World's Weirdest Home News
Sometimes the strangest stories are the ones we read in black and white. Here, the home improvement edition
Ever read a headline and find yourself checking the front page of your newspaper to make sure you didn't accidentally pick up The Onion? From freak accidents to manmade muck-ups, sometimes the strangest stories are the ones we read in good old black and white. We proudly offer you a compilation of exactly those types of stories—the home improvement edition. Enjoy—and take heed.
There are some things that should never be cooked in the microwave. Such things include your PJs. Australian newspaper The Herald Sun reported that an elderly woman's Queensland home went up in flames after she nuked her pajamas, perhaps in an effort to dry them after a spill or warm them before bedtime. The woman was unharmed in the fire, but it took firefighters 40 minutes to control the blaze. Read all about microwave safety and cooking at usda.gov. And check out our Fire Safety tips, too.
There are a few precautions you can take to prevent home break-ins. But what to do when you come home to find your entire house missing? That's just what happened to the owner of a double-wide, prefabricated mobile home in Ontario, Canada. Police discovered the stolen building, valued at about CAN$30,000, a short distance from where it was taken. The perpetrator was charged with theft and mischief, but not before he presented police with forged ownership documents.
Anne Diamond never believed in haunted houses. That is, until a ghost tried to sell her a home with a view of Warwick Castle in England. Diamond fell in love with the large, detached Victorian after the elderly owner let her in for a tour. But when she called the broker that same day to make an offer, she learned that the owner had died weeks before. "They found her lying on the living room floor; she'd been dead for two weeks," a passing postman explained to the would-be homebuyer. In the end, Diamond passed on her dream house.
Sometimes the calling to build is just too, well, divine. Self-taught carpenter and landscape architect Horace Burgess started his 100-foot-tall, ten story structure in Crossville, Tennessee, after "receiving a revelation from God." Now, the Guinness Book of World Records wants to name it the largest tree house in the world. To confirm the title, Burgess must measure every inch of the structure and vows to keep adding to the building if his title is ever threatened.
They say porch living is coming back into vogue. A runaway baboon, likely from Six Flags Great Adventure's Monkey Jungle Safari in New Jersey, was found in Howell Township on July 2, 2011. After a whirlwind tour of a local golf course and Interstate 95, the wayward primate was captured while relaxing hanging out on someone's back porch. Six Flags park officials report that the animal made it back to the "jungle" unharmed and in good health.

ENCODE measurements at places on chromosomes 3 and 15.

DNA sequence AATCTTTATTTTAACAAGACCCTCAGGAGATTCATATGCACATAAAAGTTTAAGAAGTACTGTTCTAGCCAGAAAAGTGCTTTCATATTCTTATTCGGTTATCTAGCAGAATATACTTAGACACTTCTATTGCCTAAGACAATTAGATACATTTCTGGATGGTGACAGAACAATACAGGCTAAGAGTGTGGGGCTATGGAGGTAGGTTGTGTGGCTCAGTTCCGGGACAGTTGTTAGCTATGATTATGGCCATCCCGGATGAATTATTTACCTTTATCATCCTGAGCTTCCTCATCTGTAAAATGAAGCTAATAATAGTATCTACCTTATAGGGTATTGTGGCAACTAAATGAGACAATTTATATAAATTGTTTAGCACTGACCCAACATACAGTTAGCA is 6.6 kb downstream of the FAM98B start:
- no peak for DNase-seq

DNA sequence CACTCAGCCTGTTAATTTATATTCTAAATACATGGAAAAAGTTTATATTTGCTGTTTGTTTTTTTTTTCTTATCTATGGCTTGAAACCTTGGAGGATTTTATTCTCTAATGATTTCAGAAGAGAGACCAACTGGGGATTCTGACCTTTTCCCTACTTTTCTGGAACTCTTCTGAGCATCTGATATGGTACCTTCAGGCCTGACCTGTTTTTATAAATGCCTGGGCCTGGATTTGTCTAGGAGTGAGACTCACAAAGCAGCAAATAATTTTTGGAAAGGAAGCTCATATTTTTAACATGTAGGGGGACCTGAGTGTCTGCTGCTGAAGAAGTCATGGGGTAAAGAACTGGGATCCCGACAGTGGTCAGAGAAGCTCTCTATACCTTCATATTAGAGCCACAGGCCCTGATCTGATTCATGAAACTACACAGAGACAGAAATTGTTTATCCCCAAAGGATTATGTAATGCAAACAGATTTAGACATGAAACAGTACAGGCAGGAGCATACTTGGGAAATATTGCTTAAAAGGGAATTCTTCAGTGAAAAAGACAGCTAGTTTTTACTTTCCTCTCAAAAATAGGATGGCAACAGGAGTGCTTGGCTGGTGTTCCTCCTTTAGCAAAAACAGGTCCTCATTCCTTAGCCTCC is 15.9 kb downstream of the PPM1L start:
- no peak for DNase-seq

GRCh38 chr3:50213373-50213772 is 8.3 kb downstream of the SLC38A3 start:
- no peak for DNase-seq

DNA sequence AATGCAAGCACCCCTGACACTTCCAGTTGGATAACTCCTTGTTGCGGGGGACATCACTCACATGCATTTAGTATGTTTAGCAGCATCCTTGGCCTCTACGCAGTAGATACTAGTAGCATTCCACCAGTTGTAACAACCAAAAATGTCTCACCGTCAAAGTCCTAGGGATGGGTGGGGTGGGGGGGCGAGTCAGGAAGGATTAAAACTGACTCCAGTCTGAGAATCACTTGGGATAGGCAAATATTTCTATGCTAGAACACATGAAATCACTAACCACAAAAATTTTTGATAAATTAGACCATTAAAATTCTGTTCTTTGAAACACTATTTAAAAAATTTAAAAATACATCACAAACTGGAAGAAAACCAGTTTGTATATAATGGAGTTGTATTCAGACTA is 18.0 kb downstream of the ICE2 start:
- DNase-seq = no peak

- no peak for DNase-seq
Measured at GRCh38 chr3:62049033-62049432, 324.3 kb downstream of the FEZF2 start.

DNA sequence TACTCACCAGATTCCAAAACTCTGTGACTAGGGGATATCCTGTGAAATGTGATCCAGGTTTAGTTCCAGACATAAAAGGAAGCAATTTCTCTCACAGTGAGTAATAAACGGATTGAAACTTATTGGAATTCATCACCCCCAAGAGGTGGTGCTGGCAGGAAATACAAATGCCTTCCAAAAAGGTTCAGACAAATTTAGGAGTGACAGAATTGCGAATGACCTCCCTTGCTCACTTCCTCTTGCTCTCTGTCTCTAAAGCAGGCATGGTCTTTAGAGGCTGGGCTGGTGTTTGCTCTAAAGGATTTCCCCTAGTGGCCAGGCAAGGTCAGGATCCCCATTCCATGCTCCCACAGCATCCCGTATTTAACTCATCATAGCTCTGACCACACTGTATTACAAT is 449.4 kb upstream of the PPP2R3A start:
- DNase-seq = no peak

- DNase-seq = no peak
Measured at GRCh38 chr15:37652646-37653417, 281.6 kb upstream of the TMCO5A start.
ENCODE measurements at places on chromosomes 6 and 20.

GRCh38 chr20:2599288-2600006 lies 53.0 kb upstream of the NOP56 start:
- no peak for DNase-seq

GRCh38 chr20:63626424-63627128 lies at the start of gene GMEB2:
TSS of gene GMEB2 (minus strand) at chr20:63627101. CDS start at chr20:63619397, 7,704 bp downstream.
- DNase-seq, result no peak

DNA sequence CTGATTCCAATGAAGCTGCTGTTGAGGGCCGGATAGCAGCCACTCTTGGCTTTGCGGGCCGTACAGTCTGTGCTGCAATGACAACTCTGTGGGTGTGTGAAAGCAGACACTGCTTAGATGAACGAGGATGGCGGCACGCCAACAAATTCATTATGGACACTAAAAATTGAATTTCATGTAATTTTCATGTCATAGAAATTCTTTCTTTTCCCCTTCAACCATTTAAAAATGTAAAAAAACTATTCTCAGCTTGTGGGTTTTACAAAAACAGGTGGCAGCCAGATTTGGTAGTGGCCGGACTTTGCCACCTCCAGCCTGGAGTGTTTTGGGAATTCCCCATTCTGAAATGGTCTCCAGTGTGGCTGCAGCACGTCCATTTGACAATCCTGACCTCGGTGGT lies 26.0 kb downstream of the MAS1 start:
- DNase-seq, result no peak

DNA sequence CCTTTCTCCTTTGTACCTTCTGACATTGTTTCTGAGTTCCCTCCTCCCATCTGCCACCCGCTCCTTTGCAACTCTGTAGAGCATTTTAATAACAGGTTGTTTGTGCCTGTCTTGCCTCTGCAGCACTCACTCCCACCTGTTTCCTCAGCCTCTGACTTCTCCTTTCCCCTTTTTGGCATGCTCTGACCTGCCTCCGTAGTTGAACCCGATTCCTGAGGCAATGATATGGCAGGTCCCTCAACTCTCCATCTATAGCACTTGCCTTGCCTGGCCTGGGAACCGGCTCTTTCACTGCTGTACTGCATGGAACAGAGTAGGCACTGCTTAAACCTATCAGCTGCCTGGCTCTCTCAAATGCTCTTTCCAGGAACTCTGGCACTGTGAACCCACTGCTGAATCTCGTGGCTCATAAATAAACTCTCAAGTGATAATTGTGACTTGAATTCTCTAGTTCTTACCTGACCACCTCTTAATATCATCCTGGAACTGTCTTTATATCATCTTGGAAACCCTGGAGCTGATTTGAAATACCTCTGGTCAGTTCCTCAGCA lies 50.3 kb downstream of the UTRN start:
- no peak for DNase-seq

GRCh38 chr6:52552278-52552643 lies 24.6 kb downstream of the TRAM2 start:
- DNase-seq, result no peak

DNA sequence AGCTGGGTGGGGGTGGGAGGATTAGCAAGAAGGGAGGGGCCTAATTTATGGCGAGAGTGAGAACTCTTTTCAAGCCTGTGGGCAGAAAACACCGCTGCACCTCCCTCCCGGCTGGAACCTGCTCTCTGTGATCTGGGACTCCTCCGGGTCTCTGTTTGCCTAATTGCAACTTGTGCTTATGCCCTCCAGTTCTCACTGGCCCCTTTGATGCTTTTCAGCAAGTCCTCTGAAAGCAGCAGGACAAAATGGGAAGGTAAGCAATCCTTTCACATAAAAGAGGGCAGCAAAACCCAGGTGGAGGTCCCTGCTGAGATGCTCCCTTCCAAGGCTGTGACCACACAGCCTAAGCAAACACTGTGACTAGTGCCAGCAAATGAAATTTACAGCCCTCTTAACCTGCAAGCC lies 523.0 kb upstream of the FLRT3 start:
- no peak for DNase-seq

A "hungry and unfriendly" pet boa constrictor named Diva went missing on June 30, 2011, sparking a frantic police hunt—and alerts to residents of Ipswich, England, residents to keep children and pets indoors. The owner, who claimed that the 7-foot-long reptile broke the lock on its cage to escape because it was breeding season, found Diva right at home under the kitchen sink the following day.
Is it the '70s again? Because one hot tub seems to be attracting some particularly hirsute bathers. A homeowner in Longwood, Florida, was "freaked out" to see a black bear walk right through her pool deck screening "like it was butter." After testing the water a bit with his paw, the bear settled in for a nice, relaxing soak. "It looked like he knew what he was doing," the homeowner told the Orlando Sentinel.
Sure, we have a few tips for delaying bulb burnout, but the lightbulb pictured here has been burning continuously, with the exception of power outages, since 1901. It lives in a Livermore, California, firehouse and the bulb's longevity has baffled scientists. But now, the Guinness Book of World Records has declared it the oldest known working lightbulb.
It's hard enough to get an appliance repair person to come out when your washing machine breaks down, but you're certainly going to have a no-show if your problem started with your drunken misuse of a loaded weapon. British free newspaper reported that a 21-year-old intoxicated woman attempted to shoot her husband during an argument in their home. Instead she shot the washing machine—which caused the house to flood. The couple is now involved in divorce proceedings.
Josh Ferrin and his family thought they'd gotten a good deal when they purchased their first home in Bountiful, Utah, from the estate of an elderly man who had passed away. But then, according to The Huffington Post, Ferrin found 8 small metal boxes hidden in the attic of the house, and a good deal turned into a jackpot. The boxes contained roll after roll of money—totaling $45,000. Ferrin thought about paying his bills and buying a new car, but in the end, decided to give the money back to the man's six children.